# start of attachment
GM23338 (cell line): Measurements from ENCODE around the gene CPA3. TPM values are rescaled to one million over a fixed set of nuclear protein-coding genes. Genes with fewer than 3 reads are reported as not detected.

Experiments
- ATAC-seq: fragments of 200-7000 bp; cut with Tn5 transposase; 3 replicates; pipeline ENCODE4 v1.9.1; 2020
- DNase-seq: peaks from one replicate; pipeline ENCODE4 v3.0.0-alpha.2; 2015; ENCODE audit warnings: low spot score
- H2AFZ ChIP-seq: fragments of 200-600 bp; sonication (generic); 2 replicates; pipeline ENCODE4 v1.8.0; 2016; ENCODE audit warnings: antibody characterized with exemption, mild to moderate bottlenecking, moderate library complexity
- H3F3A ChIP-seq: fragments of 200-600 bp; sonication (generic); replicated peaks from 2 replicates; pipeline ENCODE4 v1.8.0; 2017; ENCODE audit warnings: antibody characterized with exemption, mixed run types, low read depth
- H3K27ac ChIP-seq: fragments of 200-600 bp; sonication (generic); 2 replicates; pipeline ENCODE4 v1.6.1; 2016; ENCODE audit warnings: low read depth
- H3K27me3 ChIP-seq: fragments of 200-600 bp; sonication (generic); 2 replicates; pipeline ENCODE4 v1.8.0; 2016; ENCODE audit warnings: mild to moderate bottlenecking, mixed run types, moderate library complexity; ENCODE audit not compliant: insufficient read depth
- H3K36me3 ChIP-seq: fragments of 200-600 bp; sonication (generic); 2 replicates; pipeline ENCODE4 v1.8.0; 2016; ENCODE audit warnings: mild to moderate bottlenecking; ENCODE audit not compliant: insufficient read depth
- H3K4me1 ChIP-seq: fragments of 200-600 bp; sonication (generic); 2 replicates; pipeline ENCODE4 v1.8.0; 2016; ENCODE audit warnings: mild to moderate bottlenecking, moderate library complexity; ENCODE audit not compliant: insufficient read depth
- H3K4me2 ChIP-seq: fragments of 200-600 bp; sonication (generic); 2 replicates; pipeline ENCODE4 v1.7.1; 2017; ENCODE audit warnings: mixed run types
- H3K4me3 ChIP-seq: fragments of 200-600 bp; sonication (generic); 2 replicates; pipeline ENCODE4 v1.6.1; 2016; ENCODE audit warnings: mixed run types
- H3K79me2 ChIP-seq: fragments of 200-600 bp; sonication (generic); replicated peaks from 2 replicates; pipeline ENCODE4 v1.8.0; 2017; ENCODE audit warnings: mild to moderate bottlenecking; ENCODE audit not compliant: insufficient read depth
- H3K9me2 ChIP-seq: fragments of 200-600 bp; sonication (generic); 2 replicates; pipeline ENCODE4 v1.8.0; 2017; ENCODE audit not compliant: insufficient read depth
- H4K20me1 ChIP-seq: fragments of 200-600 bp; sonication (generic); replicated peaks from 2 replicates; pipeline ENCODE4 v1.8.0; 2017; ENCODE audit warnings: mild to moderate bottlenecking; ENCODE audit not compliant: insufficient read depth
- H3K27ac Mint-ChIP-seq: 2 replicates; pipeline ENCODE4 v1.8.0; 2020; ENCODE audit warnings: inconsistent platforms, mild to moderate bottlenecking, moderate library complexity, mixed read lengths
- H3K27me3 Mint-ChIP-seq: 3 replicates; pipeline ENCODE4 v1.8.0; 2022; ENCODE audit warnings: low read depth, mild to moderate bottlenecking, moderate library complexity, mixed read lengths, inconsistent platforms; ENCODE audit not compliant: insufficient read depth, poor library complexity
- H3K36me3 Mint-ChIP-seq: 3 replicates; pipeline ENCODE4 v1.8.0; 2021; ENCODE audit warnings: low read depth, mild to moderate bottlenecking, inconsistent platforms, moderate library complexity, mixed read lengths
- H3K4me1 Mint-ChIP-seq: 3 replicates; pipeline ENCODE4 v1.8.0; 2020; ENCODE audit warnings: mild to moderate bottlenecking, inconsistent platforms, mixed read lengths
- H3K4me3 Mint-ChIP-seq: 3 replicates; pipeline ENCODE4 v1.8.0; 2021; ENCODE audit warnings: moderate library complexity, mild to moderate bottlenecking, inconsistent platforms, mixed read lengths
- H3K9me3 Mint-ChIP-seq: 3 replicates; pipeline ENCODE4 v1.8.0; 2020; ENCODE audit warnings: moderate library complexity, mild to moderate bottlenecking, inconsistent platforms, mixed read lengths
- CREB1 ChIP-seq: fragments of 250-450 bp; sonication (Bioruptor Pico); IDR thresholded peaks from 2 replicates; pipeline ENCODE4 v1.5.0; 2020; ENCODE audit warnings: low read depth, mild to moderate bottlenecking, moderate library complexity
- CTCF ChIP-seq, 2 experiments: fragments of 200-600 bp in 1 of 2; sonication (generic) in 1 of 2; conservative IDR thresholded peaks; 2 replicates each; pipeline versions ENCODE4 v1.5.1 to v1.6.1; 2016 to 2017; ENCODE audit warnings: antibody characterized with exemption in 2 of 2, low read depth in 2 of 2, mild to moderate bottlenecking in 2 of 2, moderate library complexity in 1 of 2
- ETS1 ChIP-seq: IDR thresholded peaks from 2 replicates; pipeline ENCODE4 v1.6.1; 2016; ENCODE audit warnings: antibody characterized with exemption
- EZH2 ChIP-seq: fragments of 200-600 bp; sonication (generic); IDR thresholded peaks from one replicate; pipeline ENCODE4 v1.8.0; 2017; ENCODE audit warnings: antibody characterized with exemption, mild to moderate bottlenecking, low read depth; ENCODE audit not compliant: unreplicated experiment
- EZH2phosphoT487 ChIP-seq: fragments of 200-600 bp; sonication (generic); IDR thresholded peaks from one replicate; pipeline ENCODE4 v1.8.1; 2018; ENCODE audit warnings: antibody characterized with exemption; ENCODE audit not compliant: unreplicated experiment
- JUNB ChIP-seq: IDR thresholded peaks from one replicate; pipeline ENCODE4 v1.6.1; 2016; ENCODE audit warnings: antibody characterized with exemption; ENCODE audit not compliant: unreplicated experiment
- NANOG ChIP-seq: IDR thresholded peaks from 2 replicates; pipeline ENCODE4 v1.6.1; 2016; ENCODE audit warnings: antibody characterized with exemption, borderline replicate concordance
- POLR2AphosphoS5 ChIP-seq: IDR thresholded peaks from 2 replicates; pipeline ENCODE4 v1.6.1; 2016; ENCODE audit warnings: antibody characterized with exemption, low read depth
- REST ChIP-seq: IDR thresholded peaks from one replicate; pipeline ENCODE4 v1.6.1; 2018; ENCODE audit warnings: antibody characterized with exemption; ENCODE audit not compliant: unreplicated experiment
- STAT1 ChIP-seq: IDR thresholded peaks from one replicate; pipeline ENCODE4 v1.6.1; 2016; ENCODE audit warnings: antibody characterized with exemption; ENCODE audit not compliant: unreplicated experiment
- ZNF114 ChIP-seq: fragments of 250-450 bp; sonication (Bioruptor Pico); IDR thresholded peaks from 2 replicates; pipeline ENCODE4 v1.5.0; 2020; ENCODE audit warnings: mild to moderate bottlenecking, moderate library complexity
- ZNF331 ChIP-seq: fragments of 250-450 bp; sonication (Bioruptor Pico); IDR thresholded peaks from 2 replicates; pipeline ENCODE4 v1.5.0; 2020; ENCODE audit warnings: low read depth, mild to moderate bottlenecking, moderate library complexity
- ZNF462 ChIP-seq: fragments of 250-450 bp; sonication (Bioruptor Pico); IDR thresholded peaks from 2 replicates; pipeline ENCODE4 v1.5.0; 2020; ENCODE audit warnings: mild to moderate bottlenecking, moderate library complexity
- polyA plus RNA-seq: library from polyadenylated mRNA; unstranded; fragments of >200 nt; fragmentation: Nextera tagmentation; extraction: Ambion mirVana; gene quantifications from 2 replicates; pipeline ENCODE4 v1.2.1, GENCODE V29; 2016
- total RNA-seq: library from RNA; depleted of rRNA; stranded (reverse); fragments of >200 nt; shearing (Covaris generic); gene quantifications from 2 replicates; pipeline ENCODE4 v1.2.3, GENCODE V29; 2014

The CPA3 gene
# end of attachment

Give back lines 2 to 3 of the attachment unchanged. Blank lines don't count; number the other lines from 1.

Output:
Experiments
- ATAC-seq: fragments of 200-7000 bp; cut with Tn5 transposase; 3 replicates; pipeline ENCODE4 v1.9.1; 2020